Achilles Heel Pain; Don't Let It Slow Your Run

Published: 05th November 2008
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We all know of Achilles, the Trojan War Hero of Greek Mythology. His mother tried to make him immortal by dipping him the river Styx. Unfortunately she missed a spot on his heel. So the story goes that he was struck by an arrow in that spot and he was killed. The largest tendon in the body connects the calf muscle to the heel bone. This tendon is named for Achilles. Just like the fallen war hero, all runners can be vulnerable in this spot. The Achilles tendon is the one ruptured most often. In order to stay active, it is important for athletes to know how to avoid inflammation and injury to this tendon.

If you are out running hills and feel a sharp pain or dull ache in the back of the leg down near the heel, this could be Achilles tendonitis. If you feel along the course of the tendon (where it is mobile just above your heel bone) and you have tenderness, this is most likely Achilles tendonitis. Don't ignore this. Ice the area and decrease your activity level. Until the pain and inflammation resolves, you should avoid stressful activities like speed work or running hills. If it doesn't quickly get better, see your podiatrist. Otherwise you might end up sidelined for four to six weeks.

One of the most effective ways to prevent injury to the Achilles tendon is through a good warm-up and stretching routine prior to long runs, hill repeats and speed workouts. This keeps the tendon pliable, preventing micro-tears. Stretching can improve blood flow, enabling a speedy recovery if you do become injured. Stretch after a short warm-up; never stretch aggressively when you muscles are cold.

Patients with Achilles tendinitis often report a sense of sluggishness in the leg, diffuse pain around the Achilles tendon, or mild pain either during or after exercise that usually worsens as they run. Other symptoms can be swelling, morning tenderness in the Achilles tendon, or stiffness at the back of the leg that generally diminishes as the tendon warms up with use.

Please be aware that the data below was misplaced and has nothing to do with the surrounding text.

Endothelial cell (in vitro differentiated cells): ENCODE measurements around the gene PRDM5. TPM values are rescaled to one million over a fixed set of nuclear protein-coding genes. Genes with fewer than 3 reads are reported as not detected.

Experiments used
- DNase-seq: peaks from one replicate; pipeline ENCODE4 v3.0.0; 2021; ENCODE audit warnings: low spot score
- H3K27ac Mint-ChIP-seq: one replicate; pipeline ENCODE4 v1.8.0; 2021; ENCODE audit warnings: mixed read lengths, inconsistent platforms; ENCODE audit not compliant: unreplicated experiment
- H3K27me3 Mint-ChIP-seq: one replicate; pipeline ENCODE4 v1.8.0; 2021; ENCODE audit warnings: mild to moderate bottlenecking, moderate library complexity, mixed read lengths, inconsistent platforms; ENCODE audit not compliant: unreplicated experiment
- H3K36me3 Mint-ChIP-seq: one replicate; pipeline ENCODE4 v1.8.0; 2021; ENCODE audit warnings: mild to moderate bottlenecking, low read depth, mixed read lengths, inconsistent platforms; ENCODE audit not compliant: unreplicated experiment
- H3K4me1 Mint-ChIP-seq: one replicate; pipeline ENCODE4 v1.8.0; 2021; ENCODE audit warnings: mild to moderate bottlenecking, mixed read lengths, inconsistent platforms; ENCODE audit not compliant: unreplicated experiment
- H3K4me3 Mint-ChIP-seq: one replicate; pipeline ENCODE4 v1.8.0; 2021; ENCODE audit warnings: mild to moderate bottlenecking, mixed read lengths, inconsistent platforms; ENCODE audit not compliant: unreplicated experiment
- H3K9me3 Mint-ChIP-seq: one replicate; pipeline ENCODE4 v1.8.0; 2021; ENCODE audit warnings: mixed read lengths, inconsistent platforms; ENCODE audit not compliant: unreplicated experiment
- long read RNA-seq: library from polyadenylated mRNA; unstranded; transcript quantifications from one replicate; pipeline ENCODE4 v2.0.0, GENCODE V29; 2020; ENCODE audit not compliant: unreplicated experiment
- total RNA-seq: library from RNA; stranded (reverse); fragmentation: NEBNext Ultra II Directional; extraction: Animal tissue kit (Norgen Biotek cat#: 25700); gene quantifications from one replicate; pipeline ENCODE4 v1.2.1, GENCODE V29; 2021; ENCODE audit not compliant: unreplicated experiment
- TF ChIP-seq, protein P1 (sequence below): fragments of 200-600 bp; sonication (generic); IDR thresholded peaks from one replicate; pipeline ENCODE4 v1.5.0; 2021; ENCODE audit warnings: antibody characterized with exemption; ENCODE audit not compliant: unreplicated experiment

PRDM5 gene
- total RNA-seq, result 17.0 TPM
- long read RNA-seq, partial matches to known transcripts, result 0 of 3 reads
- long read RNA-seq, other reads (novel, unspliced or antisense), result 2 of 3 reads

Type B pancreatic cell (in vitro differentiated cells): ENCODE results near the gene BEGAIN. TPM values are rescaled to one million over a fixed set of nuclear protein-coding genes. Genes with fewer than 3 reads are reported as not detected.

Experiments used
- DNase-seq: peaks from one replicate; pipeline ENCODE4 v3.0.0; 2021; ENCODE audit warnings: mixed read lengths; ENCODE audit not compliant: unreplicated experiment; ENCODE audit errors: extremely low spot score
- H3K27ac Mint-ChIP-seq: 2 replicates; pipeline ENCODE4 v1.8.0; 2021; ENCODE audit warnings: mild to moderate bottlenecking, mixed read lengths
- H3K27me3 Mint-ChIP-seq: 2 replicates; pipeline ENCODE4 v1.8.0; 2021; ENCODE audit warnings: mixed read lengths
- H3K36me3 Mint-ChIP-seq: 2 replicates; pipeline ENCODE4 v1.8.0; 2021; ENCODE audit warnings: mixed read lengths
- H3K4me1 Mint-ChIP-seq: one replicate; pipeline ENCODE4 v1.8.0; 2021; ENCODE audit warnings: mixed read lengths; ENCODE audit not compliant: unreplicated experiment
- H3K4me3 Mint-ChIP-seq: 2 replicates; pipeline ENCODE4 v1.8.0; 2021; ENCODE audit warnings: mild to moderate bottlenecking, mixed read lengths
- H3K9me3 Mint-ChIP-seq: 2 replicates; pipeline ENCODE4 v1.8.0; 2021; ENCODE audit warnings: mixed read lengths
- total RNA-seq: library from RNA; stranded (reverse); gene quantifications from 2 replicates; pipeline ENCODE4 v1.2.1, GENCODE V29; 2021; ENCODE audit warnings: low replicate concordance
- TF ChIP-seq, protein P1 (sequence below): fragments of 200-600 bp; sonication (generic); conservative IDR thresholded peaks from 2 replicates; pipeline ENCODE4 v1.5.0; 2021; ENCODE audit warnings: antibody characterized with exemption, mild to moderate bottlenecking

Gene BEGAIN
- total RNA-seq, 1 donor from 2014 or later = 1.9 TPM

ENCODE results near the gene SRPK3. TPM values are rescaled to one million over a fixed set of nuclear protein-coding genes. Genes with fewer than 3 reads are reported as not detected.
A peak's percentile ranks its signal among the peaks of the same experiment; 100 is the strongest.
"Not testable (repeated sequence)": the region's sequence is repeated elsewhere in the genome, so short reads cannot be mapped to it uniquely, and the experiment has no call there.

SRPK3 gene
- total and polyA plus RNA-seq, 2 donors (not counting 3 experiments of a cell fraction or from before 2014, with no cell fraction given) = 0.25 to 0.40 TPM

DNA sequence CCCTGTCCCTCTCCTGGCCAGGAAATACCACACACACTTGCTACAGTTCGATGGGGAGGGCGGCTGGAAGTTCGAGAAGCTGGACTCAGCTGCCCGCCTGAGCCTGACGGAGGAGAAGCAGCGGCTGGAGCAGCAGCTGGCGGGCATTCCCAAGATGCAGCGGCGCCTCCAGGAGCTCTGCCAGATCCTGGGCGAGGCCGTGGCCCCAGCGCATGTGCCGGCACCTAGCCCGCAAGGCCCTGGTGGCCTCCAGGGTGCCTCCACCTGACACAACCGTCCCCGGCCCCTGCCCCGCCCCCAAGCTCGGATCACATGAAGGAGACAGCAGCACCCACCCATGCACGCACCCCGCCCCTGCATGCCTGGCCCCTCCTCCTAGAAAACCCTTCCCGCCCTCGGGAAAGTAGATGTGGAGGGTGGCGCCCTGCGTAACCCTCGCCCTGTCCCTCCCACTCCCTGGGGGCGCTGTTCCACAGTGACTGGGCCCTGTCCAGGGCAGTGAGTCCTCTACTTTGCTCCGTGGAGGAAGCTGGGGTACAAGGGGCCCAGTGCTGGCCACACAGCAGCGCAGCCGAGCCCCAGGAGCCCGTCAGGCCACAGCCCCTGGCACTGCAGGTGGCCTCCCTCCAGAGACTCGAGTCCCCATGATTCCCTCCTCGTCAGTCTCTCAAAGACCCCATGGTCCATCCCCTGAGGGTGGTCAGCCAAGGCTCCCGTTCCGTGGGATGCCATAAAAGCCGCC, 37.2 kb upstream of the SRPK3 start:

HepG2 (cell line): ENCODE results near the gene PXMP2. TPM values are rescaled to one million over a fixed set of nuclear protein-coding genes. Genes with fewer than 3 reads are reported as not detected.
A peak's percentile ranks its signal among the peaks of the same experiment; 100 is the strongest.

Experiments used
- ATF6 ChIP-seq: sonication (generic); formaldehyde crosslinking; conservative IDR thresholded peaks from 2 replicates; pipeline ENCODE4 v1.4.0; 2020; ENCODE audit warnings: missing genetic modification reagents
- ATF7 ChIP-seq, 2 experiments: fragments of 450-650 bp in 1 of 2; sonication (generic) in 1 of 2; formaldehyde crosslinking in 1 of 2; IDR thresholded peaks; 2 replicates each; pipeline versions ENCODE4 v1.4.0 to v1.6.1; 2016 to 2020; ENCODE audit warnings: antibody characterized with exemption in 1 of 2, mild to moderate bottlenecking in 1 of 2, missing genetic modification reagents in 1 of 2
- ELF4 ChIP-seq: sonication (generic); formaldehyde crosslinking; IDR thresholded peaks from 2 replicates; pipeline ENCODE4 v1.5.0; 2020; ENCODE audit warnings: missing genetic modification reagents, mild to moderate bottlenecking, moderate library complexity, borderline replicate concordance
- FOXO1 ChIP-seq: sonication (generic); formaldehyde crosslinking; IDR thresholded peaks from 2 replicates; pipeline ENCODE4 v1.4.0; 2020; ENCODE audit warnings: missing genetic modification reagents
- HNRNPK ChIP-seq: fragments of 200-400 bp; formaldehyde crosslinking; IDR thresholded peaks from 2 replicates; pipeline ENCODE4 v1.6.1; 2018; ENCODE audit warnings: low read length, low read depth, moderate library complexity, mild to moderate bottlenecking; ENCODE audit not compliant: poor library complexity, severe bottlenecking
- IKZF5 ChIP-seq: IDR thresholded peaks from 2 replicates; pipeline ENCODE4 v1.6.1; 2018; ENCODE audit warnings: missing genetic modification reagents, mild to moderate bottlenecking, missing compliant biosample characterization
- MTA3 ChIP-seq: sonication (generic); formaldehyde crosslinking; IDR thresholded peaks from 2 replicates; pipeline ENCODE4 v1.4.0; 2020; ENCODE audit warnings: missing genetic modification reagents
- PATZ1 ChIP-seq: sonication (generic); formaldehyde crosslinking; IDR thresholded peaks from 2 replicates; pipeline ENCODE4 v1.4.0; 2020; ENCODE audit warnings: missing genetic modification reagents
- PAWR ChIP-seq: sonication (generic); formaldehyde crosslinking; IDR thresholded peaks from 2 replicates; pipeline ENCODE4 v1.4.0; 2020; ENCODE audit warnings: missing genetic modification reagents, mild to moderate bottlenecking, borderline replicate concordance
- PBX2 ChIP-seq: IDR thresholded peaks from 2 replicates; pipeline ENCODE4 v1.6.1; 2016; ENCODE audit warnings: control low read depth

The severity of the injury to the Achilles tendon will help determine the treatment. But in most cases, rest is part of the treatment. It might be necessary to stop running and other high impact exercise, although often you can cross-train and cycle, as long as there is no pain or stress to the healing tendon. Treatment can also include non-steroidal anti-inflammatory medication or orthoses, which are devices designed to help support the muscle and relieve stress on the tendon, such as a heel pad or shoe insert.

Other treatments are bandages specifically designed to restrict motion of the tendon, stretching, physical therapy, massage, ultrasound and appropriate exercises to strengthen the weak muscle group in front of the leg and the upward foot flexors that work against the Achilles tendon. If the tendonitis is mild, simple modifications of activities may help. Decreasing mileage, running on flats instead of hills, and backing off the activity level until there is no pain with exercise can allow the tendon to heal. In general, ice is much better than heat for tendonitis.

Some medications can increase the risk of Achilles tendon ruptures (complete tear). Whenever taking medications such as oral steroids or antibiotics (prednisone, Cipro, Levaquin, etc.) you should not exercise unless you have discussed this with your treating doctor. You may have seen in the news where the FDA recently posted a strong "Black Box" warning about these antibiotics and the associated risk of tendon ruptures.

A torn Achilles tendon is serious. For some reason, not all patients report that it is painful. However, there is usually significant weakness and difficulty standing up on the toes if this has occurred. Any suspected torn tendon can be serious and should be evaluated by a podiatrist. In rare cases surgery may be needed to repair the tendon.

If you happen to be a marathon runner in training for battle on the course; warm up before you stretch, but most of all, don't deviate from your training program. Do not run through the pain if you think you have Achilles tendonitis. If you are a Trojan War hero in battle, and you see any arrows coming your way, stay low and keep moving!


Dr. Christopher Segler is an Ironman triathlete and award-winning foot and ankle surgeon practicing at the Ankle & Foot Center of Chattanooga. For more information about Achilles Tendonitis, runner's heel pain, or other common causes of foot pain, you can order a FREE copy of his book, My Fit Feet, by calling toll free => (888) 701-6099 or visit

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